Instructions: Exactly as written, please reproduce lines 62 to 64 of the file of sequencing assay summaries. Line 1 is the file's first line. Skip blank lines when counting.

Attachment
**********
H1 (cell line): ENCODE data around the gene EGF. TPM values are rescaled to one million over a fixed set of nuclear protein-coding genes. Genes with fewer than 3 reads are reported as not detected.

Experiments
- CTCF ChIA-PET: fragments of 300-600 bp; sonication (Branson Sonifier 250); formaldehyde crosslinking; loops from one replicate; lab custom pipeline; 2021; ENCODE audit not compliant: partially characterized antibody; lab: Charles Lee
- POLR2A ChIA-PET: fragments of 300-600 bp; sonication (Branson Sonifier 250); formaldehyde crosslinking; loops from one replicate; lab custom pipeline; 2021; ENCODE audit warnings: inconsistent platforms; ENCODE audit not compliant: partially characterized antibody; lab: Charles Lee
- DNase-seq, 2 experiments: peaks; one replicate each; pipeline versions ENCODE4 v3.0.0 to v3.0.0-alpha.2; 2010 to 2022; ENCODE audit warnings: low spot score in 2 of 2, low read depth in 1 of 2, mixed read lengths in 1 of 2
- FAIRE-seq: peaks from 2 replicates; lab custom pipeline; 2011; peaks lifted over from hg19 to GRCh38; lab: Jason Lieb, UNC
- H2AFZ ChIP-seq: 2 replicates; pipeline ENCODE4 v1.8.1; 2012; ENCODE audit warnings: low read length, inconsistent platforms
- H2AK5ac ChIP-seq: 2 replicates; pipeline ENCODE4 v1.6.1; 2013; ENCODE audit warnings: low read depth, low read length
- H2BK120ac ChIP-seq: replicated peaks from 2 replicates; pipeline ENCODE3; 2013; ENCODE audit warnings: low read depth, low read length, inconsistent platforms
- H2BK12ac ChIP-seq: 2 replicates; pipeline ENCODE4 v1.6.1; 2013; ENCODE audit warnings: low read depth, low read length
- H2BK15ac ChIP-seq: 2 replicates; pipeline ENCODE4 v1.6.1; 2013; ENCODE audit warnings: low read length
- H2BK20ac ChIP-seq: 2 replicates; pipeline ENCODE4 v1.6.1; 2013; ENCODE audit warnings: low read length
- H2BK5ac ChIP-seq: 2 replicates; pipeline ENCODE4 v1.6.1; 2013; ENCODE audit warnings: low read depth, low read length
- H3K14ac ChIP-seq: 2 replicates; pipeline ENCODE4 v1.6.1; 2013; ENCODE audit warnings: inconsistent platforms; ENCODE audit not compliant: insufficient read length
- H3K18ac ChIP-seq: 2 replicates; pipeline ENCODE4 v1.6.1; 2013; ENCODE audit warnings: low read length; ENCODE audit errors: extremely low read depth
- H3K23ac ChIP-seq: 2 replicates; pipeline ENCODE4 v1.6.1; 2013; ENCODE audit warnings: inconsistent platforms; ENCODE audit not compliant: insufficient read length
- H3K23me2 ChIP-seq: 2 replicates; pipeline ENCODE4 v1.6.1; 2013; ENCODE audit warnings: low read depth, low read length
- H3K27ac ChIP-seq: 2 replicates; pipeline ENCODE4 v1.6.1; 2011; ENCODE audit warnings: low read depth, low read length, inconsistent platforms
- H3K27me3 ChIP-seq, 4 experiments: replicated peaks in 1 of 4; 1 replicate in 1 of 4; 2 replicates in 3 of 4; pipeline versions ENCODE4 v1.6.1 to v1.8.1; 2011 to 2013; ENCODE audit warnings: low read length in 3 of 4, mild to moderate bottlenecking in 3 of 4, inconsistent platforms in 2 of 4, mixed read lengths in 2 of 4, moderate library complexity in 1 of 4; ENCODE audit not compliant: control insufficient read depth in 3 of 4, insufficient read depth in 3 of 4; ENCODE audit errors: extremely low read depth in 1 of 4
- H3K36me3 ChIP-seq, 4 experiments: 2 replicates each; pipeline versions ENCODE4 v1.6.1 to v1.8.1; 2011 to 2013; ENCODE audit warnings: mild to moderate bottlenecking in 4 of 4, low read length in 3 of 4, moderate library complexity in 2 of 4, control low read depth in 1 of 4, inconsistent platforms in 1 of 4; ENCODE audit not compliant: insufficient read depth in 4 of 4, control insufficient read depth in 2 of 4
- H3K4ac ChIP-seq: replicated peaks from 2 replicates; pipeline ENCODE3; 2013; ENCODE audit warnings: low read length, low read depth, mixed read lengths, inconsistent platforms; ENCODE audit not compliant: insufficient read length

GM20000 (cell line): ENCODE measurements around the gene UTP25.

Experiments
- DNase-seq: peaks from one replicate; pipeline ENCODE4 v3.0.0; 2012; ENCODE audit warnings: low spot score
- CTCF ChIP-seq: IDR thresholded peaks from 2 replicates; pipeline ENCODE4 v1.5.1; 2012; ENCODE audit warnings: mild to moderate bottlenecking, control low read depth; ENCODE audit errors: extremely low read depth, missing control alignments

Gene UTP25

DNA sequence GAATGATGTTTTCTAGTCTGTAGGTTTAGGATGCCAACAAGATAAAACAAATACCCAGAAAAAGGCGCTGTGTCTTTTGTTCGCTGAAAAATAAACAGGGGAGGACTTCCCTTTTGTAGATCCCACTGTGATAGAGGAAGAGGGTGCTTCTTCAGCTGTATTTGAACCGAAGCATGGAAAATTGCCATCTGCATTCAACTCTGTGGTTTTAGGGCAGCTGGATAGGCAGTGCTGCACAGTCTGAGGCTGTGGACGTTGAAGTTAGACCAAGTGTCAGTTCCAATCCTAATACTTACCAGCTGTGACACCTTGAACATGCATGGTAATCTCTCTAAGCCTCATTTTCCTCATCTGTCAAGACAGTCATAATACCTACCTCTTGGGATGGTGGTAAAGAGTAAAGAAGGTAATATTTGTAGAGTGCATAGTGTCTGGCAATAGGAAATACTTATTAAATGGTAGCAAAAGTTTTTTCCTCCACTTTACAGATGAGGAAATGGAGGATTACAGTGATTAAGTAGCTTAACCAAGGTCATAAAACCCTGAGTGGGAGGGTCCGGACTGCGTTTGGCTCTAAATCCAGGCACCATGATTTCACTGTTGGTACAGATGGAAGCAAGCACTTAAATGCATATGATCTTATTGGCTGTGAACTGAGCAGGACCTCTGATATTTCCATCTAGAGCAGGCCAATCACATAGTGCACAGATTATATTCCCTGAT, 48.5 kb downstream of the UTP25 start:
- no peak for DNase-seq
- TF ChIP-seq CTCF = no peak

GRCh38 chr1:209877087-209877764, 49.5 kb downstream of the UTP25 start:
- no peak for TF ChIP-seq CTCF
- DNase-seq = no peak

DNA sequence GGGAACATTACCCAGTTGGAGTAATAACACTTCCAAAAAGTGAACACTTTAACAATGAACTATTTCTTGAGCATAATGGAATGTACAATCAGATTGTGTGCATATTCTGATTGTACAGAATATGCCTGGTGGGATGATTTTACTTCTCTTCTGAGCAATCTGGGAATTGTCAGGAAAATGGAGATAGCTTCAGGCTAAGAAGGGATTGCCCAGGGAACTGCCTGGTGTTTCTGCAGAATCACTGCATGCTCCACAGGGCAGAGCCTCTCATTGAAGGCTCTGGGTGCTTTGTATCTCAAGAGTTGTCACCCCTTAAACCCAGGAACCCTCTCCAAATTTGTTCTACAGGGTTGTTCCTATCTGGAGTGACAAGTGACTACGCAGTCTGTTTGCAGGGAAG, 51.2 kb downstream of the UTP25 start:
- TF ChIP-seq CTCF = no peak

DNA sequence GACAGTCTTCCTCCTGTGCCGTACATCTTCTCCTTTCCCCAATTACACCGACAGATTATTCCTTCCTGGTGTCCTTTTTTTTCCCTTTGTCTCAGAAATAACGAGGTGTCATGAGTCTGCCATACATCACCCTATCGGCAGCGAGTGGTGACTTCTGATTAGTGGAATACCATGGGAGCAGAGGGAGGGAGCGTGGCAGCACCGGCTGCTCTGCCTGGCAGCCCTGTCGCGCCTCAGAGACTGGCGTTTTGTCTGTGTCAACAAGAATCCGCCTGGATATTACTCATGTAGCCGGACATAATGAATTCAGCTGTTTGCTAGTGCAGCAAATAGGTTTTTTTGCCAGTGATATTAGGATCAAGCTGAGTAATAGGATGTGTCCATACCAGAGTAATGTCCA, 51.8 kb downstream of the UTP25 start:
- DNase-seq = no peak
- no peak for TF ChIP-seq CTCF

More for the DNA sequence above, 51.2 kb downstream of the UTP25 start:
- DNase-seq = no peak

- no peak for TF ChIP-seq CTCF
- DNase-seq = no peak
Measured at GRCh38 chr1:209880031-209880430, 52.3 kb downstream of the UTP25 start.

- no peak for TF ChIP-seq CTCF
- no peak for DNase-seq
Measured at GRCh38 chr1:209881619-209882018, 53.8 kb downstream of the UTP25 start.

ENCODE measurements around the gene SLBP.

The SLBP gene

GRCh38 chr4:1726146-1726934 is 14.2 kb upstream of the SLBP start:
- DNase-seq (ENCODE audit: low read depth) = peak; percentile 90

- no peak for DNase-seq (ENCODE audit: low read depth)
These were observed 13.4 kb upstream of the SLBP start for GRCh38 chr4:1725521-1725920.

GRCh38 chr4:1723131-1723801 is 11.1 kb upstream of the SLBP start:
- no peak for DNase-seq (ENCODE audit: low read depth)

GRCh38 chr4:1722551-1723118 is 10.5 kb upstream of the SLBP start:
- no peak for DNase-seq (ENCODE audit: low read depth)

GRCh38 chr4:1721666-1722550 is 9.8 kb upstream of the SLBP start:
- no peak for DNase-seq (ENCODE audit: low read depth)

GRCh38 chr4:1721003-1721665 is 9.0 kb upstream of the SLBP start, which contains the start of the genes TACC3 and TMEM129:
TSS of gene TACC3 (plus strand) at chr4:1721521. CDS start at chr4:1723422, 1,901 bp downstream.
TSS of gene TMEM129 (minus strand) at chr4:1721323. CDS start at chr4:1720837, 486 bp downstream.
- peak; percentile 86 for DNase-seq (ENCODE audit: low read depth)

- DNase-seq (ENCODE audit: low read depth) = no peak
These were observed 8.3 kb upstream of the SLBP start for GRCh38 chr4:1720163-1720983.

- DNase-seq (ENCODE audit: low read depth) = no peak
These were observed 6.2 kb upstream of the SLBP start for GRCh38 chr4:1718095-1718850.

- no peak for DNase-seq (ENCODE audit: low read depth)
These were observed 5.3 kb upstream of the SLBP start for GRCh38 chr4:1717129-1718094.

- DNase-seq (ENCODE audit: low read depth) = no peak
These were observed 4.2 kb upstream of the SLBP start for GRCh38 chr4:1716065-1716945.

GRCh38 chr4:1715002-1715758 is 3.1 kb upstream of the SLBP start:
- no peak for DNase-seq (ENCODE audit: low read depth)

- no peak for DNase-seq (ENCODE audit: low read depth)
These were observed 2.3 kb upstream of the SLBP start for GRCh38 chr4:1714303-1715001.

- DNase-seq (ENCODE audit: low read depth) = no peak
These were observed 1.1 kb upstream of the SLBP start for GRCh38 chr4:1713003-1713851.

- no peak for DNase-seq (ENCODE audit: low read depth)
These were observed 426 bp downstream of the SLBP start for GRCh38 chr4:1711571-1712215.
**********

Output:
- DNase-seq (ENCODE audit: low read depth) = no peak
These were observed 8.3 kb upstream of the SLBP start for GRCh38 chr4:1720163-1720983.

- DNase-seq (ENCODE audit: low read depth) = no peak